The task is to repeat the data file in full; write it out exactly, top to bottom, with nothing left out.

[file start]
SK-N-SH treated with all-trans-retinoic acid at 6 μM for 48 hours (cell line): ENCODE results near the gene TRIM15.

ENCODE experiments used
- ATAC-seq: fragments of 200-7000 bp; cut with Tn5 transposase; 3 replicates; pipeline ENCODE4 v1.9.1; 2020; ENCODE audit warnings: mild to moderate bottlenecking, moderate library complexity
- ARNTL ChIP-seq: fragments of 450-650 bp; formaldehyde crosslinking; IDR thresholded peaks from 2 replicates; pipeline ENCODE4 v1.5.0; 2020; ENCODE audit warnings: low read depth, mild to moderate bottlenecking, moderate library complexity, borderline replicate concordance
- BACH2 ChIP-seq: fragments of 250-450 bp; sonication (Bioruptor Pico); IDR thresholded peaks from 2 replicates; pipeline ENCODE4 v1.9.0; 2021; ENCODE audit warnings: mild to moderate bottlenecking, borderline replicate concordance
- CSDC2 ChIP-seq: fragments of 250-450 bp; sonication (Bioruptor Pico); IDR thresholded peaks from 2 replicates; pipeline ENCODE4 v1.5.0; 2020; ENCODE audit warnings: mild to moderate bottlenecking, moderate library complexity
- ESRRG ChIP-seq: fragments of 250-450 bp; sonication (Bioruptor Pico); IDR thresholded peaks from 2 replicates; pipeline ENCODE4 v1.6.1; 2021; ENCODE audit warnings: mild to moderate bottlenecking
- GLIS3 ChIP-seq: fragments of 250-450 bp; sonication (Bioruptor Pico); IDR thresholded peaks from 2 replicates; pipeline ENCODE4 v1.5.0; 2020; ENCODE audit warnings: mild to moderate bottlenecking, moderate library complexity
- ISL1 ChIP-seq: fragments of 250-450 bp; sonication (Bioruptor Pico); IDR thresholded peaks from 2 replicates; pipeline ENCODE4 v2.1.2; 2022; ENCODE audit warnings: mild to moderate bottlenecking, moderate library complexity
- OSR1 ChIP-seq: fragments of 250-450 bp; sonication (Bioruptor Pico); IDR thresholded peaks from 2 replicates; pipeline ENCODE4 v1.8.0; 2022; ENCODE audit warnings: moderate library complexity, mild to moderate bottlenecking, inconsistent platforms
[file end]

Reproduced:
SK-N-SH treated with all-trans-retinoic acid at 6 μM for 48 hours (cell line): ENCODE results near the gene TRIM15.

ENCODE experiments used
- ATAC-seq: fragments of 200-7000 bp; cut with Tn5 transposase; 3 replicates; pipeline ENCODE4 v1.9.1; 2020; ENCODE audit warnings: mild to moderate bottlenecking, moderate library complexity
- ARNTL ChIP-seq: fragments of 450-650 bp; formaldehyde crosslinking; IDR thresholded peaks from 2 replicates; pipeline ENCODE4 v1.5.0; 2020; ENCODE audit warnings: low read depth, mild to moderate bottlenecking, moderate library complexity, borderline replicate concordance
- BACH2 ChIP-seq: fragments of 250-450 bp; sonication (Bioruptor Pico); IDR thresholded peaks from 2 replicates; pipeline ENCODE4 v1.9.0; 2021; ENCODE audit warnings: mild to moderate bottlenecking, borderline replicate concordance
- CSDC2 ChIP-seq: fragments of 250-450 bp; sonication (Bioruptor Pico); IDR thresholded peaks from 2 replicates; pipeline ENCODE4 v1.5.0; 2020; ENCODE audit warnings: mild to moderate bottlenecking, moderate library complexity
- ESRRG ChIP-seq: fragments of 250-450 bp; sonication (Bioruptor Pico); IDR thresholded peaks from 2 replicates; pipeline ENCODE4 v1.6.1; 2021; ENCODE audit warnings: mild to moderate bottlenecking
- GLIS3 ChIP-seq: fragments of 250-450 bp; sonication (Bioruptor Pico); IDR thresholded peaks from 2 replicates; pipeline ENCODE4 v1.5.0; 2020; ENCODE audit warnings: mild to moderate bottlenecking, moderate library complexity
- ISL1 ChIP-seq: fragments of 250-450 bp; sonication (Bioruptor Pico); IDR thresholded peaks from 2 replicates; pipeline ENCODE4 v2.1.2; 2022; ENCODE audit warnings: mild to moderate bottlenecking, moderate library complexity
- OSR1 ChIP-seq: fragments of 250-450 bp; sonication (Bioruptor Pico); IDR thresholded peaks from 2 replicates; pipeline ENCODE4 v1.8.0; 2022; ENCODE audit warnings: moderate library complexity, mild to moderate bottlenecking, inconsistent platforms